The Holetown Magistrates’ Court today took into account the mental challenges being experienced by an accused man who was seen by police smoking a spliff of marijuana at the Kiosk, Speightstown, St Peter.
The court heard that when the man from the same parish noticed the officers, he dropped the cigarette.
However, he was arrested and charged with possession of marijuana after the spliff was retrieved.
The 24-year-old pleaded guilty before Magistrate Wanda Blair today, who subsequently ordered the first-time offender to pay $250 costs to the court.
When the young man admitted that he had no money and would have to ask one of his parents, the magistrate responded: “It always falls back to the parents. They are not committing any crime but they have to pay the fine.”
“Is it the first time you smoked it or it is the first time you got caught?” she asked.
“It is the first time I got caught,” the man replied.
Magistrate Blair took issue not only with him smoking an illegal substance, but doing so in a public place.
“Which means that you don’t even care if the police pass and see you . . . that is a blatant disregard for the law.”
It was then that his father raised his hand and was asked to address the court. He explained that the situation with his son was not a straightforward one.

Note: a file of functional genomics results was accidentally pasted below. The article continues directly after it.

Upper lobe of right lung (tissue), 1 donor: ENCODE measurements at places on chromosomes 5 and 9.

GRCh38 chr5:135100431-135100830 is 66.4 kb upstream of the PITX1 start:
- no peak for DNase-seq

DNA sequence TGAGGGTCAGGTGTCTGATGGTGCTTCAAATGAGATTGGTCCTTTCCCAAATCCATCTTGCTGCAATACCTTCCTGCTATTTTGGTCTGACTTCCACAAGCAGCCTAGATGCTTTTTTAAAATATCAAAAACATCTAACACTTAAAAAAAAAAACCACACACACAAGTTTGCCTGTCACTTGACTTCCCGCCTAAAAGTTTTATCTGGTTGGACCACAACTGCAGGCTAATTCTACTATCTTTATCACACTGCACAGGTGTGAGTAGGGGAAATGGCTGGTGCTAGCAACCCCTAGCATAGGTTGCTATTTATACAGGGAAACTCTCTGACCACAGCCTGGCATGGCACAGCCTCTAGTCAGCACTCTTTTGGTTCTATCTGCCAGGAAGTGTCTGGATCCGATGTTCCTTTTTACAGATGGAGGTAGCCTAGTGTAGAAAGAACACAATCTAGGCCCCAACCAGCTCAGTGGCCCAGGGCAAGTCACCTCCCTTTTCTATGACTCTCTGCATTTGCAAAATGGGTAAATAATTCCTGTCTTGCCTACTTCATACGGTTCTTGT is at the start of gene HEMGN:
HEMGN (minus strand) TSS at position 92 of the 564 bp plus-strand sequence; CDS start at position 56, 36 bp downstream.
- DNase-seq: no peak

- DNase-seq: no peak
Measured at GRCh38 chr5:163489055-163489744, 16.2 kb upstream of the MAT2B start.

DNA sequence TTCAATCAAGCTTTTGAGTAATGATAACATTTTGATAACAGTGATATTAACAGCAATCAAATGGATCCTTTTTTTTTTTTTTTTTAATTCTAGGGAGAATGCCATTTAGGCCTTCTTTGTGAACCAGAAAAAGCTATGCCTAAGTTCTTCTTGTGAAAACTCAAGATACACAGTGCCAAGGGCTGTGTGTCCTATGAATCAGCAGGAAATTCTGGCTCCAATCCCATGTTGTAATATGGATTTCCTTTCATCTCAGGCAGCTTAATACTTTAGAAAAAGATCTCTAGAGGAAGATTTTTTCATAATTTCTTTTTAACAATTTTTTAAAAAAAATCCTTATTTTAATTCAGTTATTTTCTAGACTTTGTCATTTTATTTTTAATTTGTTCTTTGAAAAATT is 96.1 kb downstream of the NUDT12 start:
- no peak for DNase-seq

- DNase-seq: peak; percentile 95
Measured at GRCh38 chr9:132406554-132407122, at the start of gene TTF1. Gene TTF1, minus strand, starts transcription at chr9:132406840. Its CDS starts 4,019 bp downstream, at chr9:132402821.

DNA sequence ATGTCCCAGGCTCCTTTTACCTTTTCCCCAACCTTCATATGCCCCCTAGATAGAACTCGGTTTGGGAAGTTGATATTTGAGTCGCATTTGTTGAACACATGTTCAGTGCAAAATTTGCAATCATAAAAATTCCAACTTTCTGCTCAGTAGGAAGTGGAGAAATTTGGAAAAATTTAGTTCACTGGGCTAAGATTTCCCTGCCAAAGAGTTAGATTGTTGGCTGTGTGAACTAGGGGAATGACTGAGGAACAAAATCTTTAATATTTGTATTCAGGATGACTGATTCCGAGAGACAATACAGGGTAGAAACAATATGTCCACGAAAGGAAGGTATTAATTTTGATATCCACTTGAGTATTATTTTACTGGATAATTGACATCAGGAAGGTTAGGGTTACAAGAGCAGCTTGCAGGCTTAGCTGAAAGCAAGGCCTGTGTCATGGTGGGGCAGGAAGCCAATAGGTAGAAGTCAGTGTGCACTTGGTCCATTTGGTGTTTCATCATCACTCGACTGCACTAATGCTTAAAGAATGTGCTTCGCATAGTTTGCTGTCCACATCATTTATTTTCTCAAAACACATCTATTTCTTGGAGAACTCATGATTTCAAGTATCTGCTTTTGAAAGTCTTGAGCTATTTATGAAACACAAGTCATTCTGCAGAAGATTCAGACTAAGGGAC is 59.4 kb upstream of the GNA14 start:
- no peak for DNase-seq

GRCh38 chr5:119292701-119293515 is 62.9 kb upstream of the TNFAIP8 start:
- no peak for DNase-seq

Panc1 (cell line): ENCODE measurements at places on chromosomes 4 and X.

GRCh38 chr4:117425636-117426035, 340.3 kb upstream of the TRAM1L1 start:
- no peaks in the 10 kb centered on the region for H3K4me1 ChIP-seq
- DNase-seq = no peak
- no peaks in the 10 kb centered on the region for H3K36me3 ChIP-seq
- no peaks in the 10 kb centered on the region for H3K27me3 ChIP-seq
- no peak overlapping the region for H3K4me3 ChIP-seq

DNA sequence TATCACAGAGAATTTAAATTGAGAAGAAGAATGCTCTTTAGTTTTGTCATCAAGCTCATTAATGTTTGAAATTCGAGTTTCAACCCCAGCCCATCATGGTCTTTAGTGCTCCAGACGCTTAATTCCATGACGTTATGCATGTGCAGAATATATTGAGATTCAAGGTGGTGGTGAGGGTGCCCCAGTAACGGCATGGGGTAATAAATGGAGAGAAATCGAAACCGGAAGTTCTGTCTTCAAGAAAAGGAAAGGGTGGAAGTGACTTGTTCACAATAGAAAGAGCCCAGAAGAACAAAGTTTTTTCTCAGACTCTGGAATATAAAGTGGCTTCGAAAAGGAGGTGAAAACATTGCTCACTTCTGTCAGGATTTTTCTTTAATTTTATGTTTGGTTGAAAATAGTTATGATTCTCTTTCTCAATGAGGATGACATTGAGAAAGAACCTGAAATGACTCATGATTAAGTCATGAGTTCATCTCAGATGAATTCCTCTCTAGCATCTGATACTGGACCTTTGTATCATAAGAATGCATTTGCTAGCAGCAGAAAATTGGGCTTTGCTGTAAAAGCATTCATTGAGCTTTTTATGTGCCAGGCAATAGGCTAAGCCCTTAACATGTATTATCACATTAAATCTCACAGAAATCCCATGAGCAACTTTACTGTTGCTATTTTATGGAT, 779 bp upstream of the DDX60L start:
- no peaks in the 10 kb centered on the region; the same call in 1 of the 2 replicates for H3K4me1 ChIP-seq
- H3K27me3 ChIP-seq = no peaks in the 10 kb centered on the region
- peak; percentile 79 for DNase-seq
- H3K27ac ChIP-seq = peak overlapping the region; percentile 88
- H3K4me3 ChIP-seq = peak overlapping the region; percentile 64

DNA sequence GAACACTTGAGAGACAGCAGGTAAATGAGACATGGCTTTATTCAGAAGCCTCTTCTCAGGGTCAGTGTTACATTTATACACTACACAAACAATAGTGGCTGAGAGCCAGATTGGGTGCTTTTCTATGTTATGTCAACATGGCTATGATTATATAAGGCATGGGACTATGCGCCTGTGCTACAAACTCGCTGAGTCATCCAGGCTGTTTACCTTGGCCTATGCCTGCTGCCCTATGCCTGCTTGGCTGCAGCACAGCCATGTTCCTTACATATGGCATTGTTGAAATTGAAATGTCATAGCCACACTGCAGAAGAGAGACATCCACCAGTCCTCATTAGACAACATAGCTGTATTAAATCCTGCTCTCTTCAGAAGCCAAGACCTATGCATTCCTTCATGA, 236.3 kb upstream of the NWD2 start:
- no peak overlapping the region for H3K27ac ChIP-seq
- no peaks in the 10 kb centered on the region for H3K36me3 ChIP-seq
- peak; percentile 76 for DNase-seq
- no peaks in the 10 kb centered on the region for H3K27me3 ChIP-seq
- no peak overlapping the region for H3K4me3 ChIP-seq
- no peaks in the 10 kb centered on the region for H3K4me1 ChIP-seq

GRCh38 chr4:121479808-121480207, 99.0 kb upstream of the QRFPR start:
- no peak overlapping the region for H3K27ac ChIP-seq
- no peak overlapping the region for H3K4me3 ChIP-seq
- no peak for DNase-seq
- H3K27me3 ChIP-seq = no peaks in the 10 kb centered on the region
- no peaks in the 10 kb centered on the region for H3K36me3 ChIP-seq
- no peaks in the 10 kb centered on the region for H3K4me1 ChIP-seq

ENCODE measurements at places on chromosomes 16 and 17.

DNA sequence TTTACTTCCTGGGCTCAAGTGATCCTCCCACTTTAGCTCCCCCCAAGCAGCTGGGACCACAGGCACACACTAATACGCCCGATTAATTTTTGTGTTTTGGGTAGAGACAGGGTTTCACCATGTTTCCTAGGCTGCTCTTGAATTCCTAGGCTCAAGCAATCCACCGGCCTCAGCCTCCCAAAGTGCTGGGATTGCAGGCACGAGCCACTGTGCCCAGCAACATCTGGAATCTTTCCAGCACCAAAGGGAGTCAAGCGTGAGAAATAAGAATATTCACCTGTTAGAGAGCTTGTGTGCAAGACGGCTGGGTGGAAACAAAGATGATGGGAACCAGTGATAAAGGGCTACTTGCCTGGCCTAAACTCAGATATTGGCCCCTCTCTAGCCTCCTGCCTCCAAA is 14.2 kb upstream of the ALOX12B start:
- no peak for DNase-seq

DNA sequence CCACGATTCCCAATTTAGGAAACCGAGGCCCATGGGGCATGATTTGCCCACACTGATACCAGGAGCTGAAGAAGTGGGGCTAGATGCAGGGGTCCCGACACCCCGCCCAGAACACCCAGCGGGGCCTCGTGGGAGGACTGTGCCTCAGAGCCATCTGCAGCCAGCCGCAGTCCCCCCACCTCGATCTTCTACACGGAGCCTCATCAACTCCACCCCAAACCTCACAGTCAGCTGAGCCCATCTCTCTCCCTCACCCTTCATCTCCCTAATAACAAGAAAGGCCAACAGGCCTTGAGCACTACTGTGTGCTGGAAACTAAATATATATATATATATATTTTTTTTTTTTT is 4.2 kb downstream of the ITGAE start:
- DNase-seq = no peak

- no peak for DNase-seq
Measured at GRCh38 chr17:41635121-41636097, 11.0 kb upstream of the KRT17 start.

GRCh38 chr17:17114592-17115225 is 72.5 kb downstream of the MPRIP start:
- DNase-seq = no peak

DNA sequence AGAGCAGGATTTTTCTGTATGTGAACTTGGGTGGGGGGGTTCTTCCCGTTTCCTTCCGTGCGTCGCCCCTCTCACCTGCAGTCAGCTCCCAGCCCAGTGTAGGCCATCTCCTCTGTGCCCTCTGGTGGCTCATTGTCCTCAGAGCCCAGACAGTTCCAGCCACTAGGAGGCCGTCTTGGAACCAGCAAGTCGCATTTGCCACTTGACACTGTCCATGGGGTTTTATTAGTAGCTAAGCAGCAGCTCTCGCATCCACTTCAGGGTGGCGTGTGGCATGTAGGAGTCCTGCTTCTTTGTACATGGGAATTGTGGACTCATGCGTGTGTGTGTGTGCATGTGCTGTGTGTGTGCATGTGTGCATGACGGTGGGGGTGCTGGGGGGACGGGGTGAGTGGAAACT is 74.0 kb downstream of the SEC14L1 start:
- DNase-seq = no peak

He said he and the mother had already done “everything that we can”. He explained that the youngster had already attended Teen Challenge, had sessions with Pastor Victor Roach and had seen several doctors.
He said that because of his son’s mental challenges, he could not carry out any assigned task, whether it relates to study or work. “He just can’t get it together,” he told the magistrate, “it’s not that he doesn’t care, he just can’t get it done”.
He went on to say that his son is almost 25 but because of a developmental problem, is actually at the stage of a 16-year-old.
“The money I have spent trying to help him . . . and the time his mother has spent . . . I could buy the whole of Holetown,” his dad explained.
Magistrate Blair lauded them for doing their part as parents and trying with their son, despite the challenges.
“But if he continues using drugs, you may have to spend as much as what could buy Barbados. His using drugs will only make things worse,” she suggested.
Speaking to the young man, the magistrate urged him to quit smoking.
“Your parents are trying to help you, so keep away from drugs and from people who are using drugs. Even though you have challenges, you still know what is right and what is wrong.”
“Don’t come back in these courts,” Blair warned.